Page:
GRADUATIONS REMIND ME OF MY ADVANCING AGE AND I HATE THEM

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Probably the best part about being an adult is having the dead weight of the universe slowly grind the idealism out of your soul with each passing day.  Also you get to have sex and drink beer, but only under certain conditions, and if you’re Baptist you can’t do both things, at least not at the same time.

Probably the worst part about being an adult are high school graduations.  That’s because adults believe, deep down, that we are still young and cool, even if we were never cool to begin with.  And then we get an invitation to someone’s graduation and we think WAIT HOW IS THAT KID GRADUATING, THAT KID IS ONLY 13 I SWEAR SHE WAS IN MIDDLE SCHOOL LAST YEAR and then we have to do all the math and get sad because yeah buddy it’s been 20 years since Dawson’s Creek was on television and you’ve been turning into your father this whole time, you even wear socks with your sandals now.

Graduation ceremonies are dumb.  Every high school has to bring in some blowhard speaker who rambles on and on about Opportunity and The Future, even though 18-year-olds don’t listen to anyone, which is why being 18 is so great.  Then the class valedictorian has to give a speech, which is usually an insufferable jumble of cliches that all the parents will make fun of later when no one is looking, because come on, that kid doesn’t even know how to write a check, why do we have to listen to his hot takes.

And then they hand out diplomas, and this part takes forever, even if it’s a small school, which doesn’t totally make sense, but whatever.   Then every family has to take several hundred photos of their graduate.  Then there are finger foods and that one girl cries and if you go to a Christian school you might get to eat a cross-shaped cake in a dusty annex where they didn’t even put away the extra chairs:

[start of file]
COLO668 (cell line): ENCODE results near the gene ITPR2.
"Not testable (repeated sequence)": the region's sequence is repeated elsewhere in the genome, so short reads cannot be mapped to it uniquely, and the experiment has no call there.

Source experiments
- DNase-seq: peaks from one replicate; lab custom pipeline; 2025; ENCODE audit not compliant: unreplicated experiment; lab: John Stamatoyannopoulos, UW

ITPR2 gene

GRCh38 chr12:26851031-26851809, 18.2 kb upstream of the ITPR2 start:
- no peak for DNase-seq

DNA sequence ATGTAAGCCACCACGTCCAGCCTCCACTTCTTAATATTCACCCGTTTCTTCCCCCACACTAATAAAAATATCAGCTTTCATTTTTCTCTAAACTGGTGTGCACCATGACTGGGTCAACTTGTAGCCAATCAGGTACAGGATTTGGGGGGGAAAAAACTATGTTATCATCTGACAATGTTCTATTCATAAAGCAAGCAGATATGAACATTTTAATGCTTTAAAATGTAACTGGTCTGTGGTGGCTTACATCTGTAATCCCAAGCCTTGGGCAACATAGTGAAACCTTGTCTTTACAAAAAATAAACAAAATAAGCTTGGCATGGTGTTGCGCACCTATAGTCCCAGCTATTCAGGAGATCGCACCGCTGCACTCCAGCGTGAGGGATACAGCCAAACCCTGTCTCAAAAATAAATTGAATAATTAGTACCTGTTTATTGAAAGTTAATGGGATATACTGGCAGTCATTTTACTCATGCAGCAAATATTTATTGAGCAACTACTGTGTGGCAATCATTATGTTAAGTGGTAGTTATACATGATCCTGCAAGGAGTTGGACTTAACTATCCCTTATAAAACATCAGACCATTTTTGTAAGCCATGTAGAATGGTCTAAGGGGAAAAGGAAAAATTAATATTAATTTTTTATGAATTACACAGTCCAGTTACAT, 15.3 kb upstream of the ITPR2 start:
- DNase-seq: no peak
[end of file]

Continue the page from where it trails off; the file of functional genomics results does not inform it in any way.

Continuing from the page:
Almost immediately, before the cross-shaped cakes are even eaten, the graduates will feel pressured to change the world.  If you watch enough teen movies or sit through enough sermons from your youth pastor, you sort of get the idea that 18-year-olds are supposed to change the world.  This is dumb, too.  At 18 you probably only have two choices: underpaid labor or crippling college loans.  It’s not like the captains of industry are sliding into your DMs to ask your advice because they heard you were the Senior Class Vice President.

Most of the time, you don’t get a chance to change the world until you’re in your 20s.  This is when a lot of people just sort of look around at the festering hellscape of sin and misery and decide to have a kid instead, because even though having a kid is horrifying, it’s still easier than changing the world.

And then when you start having kids you just sort of sink into a fever dream where linear time ceases to exist.  You don’t get to sleep or have sex or have money anymore, but what does it matter, those things aren’t even real.  Nothing is real but the caffeine.  By the time you tumble out of the black hole, you’re in your 30s and have no memory of anything that happened while you were 26-31.  Then you stagger down to the mailbox and pull out a handwritten letter and you think cool, that’s probably not a bill but then you open it up and it’s a graduation invitation from the kid you think is 13, anyway feel free to book me to give the commencement address at your school, I bet all the kids will really like me, I’m still super young and cool.

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